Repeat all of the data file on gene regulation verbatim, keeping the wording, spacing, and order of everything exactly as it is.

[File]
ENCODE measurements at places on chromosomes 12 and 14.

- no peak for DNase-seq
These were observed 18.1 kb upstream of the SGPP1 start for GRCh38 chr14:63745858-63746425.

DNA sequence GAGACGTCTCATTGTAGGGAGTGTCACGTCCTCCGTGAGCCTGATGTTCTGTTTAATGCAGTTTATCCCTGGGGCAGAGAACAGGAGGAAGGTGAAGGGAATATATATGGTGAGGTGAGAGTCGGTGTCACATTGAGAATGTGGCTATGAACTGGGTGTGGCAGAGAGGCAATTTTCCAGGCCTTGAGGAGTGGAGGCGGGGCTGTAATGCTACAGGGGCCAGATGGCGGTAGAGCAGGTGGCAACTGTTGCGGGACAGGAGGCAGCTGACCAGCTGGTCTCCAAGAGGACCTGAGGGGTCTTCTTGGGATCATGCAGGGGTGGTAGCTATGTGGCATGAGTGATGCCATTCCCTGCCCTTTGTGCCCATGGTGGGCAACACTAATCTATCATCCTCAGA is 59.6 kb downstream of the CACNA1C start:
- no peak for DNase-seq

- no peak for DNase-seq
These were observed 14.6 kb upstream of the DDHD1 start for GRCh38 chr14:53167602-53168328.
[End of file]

ENCODE measurements at places on chromosomes 12 and 14.

- no peak for DNase-seq
These were observed 18.1 kb upstream of the SGPP1 start for GRCh38 chr14:63745858-63746425.

DNA sequence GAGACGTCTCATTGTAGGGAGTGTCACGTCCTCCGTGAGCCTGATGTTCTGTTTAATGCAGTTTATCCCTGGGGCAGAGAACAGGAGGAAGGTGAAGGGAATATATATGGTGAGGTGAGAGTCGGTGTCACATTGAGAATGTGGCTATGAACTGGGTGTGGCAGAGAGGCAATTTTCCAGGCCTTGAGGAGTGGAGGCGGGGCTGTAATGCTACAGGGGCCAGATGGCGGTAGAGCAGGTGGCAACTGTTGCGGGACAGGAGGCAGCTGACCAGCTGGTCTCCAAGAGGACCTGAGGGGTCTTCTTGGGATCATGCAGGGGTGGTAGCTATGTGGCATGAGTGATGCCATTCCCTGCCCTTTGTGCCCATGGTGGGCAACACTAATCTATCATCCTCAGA is 59.6 kb downstream of the CACNA1C start:
- no peak for DNase-seq

- no peak for DNase-seq
These were observed 14.6 kb upstream of the DDHD1 start for GRCh38 chr14:53167602-53168328.